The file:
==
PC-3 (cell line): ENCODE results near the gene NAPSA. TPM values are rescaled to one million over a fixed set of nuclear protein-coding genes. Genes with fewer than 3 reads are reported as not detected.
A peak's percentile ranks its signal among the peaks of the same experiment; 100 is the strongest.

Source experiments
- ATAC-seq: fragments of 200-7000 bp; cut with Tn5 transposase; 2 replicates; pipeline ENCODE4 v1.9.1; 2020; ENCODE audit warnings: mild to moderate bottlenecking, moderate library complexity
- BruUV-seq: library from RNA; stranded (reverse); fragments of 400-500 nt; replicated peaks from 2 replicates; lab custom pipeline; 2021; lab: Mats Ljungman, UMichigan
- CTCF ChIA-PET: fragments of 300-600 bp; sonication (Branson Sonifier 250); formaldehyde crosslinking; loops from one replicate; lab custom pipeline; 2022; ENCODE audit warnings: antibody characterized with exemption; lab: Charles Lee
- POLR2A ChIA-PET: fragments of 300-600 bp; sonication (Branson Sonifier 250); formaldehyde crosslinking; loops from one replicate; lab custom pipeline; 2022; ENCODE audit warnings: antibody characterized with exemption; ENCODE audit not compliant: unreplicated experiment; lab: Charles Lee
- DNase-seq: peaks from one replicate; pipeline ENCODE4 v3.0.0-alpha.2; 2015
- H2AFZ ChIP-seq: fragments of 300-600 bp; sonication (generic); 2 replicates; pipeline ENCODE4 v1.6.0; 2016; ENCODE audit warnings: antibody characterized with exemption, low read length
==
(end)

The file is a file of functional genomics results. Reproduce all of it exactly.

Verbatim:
PC-3 (cell line): ENCODE results near the gene NAPSA. TPM values are rescaled to one million over a fixed set of nuclear protein-coding genes. Genes with fewer than 3 reads are reported as not detected.
A peak's percentile ranks its signal among the peaks of the same experiment; 100 is the strongest.

Source experiments
- ATAC-seq: fragments of 200-7000 bp; cut with Tn5 transposase; 2 replicates; pipeline ENCODE4 v1.9.1; 2020; ENCODE audit warnings: mild to moderate bottlenecking, moderate library complexity
- BruUV-seq: library from RNA; stranded (reverse); fragments of 400-500 nt; replicated peaks from 2 replicates; lab custom pipeline; 2021; lab: Mats Ljungman, UMichigan
- CTCF ChIA-PET: fragments of 300-600 bp; sonication (Branson Sonifier 250); formaldehyde crosslinking; loops from one replicate; lab custom pipeline; 2022; ENCODE audit warnings: antibody characterized with exemption; lab: Charles Lee
- POLR2A ChIA-PET: fragments of 300-600 bp; sonication (Branson Sonifier 250); formaldehyde crosslinking; loops from one replicate; lab custom pipeline; 2022; ENCODE audit warnings: antibody characterized with exemption; ENCODE audit not compliant: unreplicated experiment; lab: Charles Lee
- DNase-seq: peaks from one replicate; pipeline ENCODE4 v3.0.0-alpha.2; 2015
- H2AFZ ChIP-seq: fragments of 300-600 bp; sonication (generic); 2 replicates; pipeline ENCODE4 v1.6.0; 2016; ENCODE audit warnings: antibody characterized with exemption, low read length